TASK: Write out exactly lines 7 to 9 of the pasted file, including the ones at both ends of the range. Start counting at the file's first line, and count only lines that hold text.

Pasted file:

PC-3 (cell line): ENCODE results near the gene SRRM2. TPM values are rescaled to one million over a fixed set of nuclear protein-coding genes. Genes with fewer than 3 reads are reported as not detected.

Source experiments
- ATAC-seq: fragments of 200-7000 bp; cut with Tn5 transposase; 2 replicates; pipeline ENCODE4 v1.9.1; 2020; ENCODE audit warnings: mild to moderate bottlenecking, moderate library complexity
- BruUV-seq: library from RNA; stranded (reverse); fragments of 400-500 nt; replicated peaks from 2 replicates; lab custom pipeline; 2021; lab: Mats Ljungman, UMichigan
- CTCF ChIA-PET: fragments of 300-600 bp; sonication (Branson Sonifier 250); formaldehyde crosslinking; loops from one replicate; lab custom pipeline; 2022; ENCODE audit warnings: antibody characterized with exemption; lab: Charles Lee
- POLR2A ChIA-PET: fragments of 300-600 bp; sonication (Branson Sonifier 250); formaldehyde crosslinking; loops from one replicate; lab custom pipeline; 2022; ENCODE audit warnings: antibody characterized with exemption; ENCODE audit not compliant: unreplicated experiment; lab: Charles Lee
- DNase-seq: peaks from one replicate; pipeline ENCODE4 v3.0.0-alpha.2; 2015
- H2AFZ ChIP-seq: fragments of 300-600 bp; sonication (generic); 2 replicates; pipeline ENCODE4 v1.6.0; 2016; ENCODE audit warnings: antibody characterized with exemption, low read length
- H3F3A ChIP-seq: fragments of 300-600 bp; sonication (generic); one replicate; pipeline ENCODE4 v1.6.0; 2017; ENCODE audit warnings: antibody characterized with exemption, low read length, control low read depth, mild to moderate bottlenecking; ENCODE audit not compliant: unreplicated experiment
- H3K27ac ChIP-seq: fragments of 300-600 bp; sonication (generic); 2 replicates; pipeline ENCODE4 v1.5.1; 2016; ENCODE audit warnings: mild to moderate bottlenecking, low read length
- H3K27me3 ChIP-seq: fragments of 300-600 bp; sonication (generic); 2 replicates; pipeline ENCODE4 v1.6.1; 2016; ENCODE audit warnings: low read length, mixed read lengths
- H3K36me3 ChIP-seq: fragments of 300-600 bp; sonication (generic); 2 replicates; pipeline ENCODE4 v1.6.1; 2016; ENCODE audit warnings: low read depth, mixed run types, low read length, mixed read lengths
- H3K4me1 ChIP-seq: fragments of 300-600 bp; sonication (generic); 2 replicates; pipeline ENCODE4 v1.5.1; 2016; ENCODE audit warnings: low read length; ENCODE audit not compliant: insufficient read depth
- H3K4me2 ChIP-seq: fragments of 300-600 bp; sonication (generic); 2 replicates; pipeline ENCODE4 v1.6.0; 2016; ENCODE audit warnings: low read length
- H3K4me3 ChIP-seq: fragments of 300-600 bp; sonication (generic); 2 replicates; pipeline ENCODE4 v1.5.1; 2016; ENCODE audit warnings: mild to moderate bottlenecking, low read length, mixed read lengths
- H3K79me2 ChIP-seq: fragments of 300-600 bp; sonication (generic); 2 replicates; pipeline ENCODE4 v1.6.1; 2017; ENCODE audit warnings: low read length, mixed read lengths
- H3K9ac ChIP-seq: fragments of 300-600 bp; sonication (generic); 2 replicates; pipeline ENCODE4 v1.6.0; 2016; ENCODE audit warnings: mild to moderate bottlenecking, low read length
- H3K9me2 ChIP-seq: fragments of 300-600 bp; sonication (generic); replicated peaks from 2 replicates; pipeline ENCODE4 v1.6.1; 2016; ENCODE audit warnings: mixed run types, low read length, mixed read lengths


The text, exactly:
- DNase-seq: peaks from one replicate; pipeline ENCODE4 v3.0.0-alpha.2; 2015
- H2AFZ ChIP-seq: fragments of 300-600 bp; sonication (generic); 2 replicates; pipeline ENCODE4 v1.6.0; 2016; ENCODE audit warnings: antibody characterized with exemption, low read length
- H3F3A ChIP-seq: fragments of 300-600 bp; sonication (generic); one replicate; pipeline ENCODE4 v1.6.0; 2017; ENCODE audit warnings: antibody characterized with exemption, low read length, control low read depth, mild to moderate bottlenecking; ENCODE audit not compliant: unreplicated experiment